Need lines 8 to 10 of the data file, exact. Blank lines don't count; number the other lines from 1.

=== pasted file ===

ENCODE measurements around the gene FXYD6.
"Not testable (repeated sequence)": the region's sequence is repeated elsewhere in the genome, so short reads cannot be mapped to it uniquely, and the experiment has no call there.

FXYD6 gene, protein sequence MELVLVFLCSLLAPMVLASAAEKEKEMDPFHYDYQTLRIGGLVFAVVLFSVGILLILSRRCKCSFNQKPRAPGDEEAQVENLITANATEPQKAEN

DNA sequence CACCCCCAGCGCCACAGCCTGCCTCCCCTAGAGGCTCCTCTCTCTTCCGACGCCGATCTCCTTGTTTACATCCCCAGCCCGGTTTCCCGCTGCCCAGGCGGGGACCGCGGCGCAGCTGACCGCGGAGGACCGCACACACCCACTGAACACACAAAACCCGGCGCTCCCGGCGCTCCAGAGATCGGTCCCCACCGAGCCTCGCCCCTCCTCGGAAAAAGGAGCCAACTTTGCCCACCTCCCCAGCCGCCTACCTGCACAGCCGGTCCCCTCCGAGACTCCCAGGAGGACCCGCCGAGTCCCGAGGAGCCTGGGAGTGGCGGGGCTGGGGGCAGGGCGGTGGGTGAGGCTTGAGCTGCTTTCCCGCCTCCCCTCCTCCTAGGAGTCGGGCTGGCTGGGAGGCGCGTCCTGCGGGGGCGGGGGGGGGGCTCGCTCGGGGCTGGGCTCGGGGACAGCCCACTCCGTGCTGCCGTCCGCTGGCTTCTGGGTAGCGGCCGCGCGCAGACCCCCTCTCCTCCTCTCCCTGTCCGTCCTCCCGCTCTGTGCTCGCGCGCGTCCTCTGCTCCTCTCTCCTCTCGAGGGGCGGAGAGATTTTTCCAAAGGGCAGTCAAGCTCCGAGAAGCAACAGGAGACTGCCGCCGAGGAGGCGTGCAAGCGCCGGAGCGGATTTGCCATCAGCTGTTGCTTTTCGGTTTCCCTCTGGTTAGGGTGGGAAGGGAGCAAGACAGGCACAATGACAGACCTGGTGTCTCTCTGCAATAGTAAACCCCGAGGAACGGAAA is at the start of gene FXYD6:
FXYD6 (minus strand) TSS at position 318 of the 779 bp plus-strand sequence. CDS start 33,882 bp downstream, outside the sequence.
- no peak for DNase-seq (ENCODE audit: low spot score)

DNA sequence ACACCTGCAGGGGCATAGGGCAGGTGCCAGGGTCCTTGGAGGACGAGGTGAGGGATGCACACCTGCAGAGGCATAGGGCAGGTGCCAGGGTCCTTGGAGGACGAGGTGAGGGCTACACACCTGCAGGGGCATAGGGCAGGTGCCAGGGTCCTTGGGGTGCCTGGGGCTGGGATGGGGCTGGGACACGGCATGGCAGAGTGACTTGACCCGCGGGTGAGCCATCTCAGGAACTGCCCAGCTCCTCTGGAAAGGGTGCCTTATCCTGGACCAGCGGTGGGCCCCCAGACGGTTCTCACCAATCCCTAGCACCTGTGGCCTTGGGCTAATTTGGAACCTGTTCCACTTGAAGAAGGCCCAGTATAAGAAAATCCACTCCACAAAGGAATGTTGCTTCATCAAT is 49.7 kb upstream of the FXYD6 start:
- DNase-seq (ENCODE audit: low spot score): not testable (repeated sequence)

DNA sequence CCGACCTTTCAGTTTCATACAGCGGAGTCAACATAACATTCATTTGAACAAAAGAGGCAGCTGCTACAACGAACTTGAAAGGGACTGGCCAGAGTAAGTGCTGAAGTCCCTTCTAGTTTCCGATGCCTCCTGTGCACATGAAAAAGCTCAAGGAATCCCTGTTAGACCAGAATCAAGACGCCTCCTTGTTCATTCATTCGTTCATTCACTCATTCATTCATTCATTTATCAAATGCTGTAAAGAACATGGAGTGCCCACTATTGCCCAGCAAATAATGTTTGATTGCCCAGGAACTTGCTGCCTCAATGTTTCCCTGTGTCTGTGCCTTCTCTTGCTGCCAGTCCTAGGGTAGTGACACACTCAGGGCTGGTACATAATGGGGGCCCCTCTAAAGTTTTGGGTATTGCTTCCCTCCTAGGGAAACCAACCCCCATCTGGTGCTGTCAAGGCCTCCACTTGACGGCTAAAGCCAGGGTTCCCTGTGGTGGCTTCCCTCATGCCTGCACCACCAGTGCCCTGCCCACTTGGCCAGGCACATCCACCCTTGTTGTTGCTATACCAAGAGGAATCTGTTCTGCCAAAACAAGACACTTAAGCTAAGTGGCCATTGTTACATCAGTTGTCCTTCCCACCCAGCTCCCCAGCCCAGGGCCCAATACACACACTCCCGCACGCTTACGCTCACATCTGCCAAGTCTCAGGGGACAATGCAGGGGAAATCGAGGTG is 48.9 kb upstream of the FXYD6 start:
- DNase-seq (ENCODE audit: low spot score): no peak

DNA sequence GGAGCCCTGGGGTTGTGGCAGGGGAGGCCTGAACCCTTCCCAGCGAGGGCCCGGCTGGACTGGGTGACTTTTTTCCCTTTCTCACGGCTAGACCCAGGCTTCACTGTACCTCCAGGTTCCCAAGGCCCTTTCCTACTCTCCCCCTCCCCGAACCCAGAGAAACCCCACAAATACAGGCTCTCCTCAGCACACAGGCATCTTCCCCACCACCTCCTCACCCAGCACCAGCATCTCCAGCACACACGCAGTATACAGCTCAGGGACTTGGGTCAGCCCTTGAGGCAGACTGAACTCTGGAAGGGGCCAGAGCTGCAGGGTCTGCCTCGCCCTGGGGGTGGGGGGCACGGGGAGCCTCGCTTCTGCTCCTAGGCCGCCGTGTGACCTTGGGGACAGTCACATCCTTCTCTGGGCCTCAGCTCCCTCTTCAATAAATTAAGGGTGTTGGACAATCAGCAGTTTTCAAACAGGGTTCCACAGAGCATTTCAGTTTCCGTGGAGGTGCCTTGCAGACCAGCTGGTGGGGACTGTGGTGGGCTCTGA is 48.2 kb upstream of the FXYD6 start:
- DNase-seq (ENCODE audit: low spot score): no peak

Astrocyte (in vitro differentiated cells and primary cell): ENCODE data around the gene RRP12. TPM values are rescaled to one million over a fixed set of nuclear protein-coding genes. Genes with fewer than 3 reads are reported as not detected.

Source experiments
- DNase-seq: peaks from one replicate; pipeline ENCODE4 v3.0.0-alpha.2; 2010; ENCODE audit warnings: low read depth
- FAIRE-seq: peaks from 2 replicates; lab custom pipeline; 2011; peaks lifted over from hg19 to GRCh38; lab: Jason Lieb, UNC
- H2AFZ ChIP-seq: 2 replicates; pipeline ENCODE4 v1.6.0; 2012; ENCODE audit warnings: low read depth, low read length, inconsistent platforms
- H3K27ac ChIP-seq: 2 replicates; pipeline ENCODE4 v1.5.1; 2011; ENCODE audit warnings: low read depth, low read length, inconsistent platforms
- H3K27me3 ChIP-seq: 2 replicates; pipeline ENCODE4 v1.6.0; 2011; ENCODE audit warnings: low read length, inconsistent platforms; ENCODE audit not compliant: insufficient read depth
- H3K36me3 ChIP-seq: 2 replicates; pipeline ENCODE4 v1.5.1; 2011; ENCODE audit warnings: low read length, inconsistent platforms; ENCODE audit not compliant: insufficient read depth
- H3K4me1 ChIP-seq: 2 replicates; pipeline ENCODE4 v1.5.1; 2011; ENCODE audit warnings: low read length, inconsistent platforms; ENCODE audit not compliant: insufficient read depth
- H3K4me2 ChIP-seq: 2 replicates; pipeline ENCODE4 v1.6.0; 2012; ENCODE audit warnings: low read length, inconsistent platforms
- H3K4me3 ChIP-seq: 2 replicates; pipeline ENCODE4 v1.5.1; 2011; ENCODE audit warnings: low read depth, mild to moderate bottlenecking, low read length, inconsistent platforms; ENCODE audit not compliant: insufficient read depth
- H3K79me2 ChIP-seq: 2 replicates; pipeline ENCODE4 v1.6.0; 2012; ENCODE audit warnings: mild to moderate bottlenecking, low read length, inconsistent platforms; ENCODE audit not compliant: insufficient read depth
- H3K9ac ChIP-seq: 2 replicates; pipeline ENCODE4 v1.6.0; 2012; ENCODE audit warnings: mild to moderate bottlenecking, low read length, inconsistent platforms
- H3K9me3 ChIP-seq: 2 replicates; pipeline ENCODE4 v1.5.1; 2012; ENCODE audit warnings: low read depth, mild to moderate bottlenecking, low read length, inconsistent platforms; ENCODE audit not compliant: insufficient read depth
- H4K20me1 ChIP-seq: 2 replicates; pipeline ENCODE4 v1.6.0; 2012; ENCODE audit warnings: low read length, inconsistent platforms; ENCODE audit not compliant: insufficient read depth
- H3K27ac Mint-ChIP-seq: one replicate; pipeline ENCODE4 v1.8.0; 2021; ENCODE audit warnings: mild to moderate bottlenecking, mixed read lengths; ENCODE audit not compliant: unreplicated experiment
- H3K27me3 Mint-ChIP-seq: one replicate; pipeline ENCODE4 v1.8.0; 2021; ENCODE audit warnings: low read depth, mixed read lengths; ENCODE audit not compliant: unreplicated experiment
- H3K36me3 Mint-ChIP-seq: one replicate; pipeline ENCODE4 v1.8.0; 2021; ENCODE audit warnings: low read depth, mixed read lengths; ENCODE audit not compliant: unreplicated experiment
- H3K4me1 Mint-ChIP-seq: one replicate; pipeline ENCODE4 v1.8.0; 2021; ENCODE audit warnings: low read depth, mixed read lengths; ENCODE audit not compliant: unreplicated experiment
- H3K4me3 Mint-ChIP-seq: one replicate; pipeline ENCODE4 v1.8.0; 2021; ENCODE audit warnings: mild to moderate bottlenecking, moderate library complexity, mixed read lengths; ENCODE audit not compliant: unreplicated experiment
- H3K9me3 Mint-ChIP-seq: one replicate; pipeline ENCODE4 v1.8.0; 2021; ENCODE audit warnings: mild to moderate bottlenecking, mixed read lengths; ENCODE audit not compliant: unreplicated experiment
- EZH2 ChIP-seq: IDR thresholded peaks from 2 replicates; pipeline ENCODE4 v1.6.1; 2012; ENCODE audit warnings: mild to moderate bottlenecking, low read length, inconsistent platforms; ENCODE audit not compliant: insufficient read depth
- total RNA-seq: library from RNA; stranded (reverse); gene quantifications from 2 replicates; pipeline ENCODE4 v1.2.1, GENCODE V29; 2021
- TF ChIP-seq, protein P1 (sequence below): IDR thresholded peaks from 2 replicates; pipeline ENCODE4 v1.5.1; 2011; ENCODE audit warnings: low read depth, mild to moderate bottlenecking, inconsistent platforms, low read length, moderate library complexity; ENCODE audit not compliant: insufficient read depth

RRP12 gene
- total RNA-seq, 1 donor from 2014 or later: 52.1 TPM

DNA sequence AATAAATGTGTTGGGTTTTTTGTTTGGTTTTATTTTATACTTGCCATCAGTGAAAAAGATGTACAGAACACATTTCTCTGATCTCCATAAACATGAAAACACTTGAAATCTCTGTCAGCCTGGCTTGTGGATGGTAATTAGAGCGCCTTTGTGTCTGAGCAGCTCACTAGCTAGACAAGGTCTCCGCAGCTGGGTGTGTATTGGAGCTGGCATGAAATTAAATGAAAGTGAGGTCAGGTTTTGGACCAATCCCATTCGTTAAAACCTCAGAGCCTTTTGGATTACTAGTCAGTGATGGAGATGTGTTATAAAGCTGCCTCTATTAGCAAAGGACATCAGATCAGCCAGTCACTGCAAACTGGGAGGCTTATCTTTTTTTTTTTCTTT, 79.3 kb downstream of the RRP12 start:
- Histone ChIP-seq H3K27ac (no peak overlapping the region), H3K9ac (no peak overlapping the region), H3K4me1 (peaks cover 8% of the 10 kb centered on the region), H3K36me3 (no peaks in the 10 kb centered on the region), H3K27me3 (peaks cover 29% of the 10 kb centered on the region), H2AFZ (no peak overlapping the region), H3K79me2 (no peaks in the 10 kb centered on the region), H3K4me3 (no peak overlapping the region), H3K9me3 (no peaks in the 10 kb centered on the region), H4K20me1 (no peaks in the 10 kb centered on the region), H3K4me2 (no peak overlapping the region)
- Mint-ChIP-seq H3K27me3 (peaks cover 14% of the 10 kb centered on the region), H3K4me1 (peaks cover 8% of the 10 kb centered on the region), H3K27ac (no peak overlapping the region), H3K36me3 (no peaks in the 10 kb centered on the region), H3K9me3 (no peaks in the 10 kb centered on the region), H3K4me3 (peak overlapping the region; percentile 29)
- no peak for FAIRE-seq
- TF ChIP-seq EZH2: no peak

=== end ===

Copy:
- DNase-seq (ENCODE audit: low spot score): not testable (repeated sequence)

DNA sequence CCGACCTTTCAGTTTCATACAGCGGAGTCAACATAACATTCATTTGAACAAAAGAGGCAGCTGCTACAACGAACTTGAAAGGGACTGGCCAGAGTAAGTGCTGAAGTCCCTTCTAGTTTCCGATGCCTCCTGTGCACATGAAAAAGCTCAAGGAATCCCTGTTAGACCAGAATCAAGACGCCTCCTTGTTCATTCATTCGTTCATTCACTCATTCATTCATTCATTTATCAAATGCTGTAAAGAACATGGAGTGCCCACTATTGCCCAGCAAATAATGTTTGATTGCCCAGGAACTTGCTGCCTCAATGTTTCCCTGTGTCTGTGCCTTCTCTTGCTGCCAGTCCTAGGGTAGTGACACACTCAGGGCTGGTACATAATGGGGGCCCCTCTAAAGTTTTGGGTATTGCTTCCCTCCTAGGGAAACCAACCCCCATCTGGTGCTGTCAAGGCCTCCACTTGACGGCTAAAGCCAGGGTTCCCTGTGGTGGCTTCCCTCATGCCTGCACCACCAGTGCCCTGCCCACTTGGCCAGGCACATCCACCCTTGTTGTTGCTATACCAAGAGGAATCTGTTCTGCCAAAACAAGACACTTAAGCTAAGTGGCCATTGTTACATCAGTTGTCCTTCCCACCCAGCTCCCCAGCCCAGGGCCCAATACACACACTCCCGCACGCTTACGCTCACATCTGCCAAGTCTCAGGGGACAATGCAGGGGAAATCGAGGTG is 48.9 kb upstream of the FXYD6 start:
- DNase-seq (ENCODE audit: low spot score): no peak